Fordham.edu is getting a major upgrade.
The University’s website is undergoing radical changes that will make it more attractive, easier to update, and more in tune with the needs of the University community.
The change—the largest involving the University’s website in 14 years—is being spearheaded by the Office of Marketing and Communications. In September, the office hired Donna Lehmann to take on the newly created position of director of online communications.
The new site aims to solve a problem that is apparent to anyone who has spent a good deal of time on the current site: it has grown enormously large—to at least 16,000 pages—making it difficult to navigate and in need of updating.
Lehmann has been tasked with rebuilding the website from the ground up. She will be assisted by a two-member team who will work with web editors, deans, and department heads to reorganize their sites so they are easier to navigate and to revise web content so it is written in short, scannable chunks.
“People want to find information on the web as fast as they can, and they need to be able to skim it quickly to find out if it’s relevant,” said Lehmann, who spent more than a decade doing web management at the Fashion Institute of Technology.
A newly redesigned Fordham.edu home page will both enhance the reputation of the University and aid in student recruitment, she said. “The website is our primary marketing and recruitment tool. We need it to better tell the Fordham story and capture the energy of our students and staff and their remarkable accomplishments.“
It will also be easier to view on mobile devices, such as smartphones and tablets, because it will employ responsive design templates that will adapt to the screen resolution of each user’s device.
The ongoing challenge for the University community will be in maintaining web pages so that content is fresh, relevant, and up-to-date.
“A website is not a house; it is not something you build and move in to,” Lehmann said. “It is more like a garden that will need ongoing attention to remain attractive and useful. It grows and you care for it.”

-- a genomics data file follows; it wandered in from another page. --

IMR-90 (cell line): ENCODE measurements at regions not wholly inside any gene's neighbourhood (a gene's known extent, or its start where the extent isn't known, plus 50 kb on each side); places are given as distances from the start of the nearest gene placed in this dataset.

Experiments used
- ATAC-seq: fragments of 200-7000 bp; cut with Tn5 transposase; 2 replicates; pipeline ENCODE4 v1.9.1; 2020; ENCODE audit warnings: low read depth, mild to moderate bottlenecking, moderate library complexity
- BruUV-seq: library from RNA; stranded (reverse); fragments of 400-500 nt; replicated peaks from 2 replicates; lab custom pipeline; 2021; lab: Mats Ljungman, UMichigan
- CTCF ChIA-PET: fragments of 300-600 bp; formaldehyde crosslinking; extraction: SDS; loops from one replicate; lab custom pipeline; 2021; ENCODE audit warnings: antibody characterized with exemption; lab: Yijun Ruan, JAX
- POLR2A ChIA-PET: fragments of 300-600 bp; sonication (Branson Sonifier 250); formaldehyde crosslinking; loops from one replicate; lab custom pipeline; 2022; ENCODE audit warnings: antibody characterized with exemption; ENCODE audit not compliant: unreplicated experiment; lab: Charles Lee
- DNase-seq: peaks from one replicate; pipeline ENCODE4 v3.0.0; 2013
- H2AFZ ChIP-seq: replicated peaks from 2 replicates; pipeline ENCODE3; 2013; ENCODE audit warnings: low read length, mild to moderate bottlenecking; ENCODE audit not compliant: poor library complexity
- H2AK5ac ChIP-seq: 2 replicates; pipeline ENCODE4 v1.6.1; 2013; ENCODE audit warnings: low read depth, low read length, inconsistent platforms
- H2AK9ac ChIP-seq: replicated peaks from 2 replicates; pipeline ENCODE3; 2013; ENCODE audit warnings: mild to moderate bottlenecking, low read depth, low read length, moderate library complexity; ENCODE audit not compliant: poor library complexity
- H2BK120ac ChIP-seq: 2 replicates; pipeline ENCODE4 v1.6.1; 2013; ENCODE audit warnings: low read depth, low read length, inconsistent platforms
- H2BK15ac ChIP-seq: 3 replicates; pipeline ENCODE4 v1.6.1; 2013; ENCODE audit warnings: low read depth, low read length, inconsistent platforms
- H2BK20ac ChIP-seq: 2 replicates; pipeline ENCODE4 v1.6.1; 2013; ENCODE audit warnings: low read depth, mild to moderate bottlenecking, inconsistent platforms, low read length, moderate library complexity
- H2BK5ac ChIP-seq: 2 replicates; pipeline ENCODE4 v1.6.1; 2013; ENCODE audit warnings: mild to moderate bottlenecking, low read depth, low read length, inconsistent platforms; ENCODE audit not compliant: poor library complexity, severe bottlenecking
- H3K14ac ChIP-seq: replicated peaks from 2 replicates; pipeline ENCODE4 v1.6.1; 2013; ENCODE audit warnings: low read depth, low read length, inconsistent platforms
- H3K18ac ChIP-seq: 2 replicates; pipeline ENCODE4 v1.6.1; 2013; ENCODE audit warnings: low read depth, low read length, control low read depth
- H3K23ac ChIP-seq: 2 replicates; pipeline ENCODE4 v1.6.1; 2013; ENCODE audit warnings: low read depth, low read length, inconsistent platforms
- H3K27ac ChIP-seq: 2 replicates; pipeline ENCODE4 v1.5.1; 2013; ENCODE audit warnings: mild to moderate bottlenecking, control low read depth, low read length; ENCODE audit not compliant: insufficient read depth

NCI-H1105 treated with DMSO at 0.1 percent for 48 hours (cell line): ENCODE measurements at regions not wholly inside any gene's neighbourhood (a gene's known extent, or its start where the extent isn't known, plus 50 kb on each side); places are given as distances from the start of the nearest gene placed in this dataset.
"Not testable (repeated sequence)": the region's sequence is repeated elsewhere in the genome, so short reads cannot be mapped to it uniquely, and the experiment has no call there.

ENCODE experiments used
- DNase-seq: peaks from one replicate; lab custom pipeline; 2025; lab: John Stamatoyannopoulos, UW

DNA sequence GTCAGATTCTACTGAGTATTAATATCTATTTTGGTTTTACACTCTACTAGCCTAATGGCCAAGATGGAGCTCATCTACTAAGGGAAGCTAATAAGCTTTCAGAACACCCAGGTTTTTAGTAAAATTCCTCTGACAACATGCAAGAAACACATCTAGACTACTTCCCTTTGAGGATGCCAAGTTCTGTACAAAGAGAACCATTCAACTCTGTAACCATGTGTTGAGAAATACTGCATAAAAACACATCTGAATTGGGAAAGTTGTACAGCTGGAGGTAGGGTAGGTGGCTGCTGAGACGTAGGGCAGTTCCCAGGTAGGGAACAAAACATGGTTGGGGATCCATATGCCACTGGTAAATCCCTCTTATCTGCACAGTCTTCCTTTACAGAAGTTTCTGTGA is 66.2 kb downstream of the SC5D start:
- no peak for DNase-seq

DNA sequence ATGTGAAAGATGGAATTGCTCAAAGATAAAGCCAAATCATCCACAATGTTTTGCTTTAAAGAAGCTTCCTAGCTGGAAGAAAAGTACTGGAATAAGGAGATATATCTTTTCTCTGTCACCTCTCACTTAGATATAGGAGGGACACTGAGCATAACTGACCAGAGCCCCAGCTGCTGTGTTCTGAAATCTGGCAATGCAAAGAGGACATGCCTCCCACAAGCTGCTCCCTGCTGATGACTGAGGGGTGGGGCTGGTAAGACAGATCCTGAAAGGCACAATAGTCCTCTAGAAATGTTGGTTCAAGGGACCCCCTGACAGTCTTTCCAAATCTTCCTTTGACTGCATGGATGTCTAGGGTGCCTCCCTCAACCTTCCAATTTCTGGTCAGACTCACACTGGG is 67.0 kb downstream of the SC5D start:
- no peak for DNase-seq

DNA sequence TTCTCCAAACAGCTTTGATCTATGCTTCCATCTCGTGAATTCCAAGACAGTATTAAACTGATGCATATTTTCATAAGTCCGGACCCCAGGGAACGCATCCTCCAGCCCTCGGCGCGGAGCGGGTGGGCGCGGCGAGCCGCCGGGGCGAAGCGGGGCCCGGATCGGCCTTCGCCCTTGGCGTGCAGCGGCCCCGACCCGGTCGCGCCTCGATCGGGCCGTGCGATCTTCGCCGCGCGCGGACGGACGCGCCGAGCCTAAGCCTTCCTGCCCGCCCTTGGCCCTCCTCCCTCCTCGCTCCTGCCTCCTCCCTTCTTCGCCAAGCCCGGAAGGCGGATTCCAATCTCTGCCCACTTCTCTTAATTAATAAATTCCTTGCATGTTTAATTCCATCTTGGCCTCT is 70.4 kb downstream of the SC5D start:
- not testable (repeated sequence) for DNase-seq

Jim Kempster, senior director of the Office of Marketing and Communications, said an important goal of the redesign is to increase web usage and to keep users on the site.
“Visitors to Fordham’s site who are looking for more information, or to apply, or to donate, will be better served when we have a website that keeps them engaged,” he said.
Maintenance of the new site will be made easier with the adoption of a new content management system (CMS) said Charles-Henri Sanson, director of the Office of Internet Services in Fordham’s IT department. Sanson is leading the implementation of Jadu, a state-of-the-art CMS, to support the new site.
“Web editors will find making changes to their pages and adding new content in Jadu far simpler and faster than working in our current system, Waves. The technology has come a long way.”
The official site launch is scheduled for the fall of 2014, once the semester is underway. In the meantime, Lehmann is blogging about the transition at next.fordham.edu, where she’ll be sharing a project timeline, project goals, milestones, how to prepare for the new site, and best practices.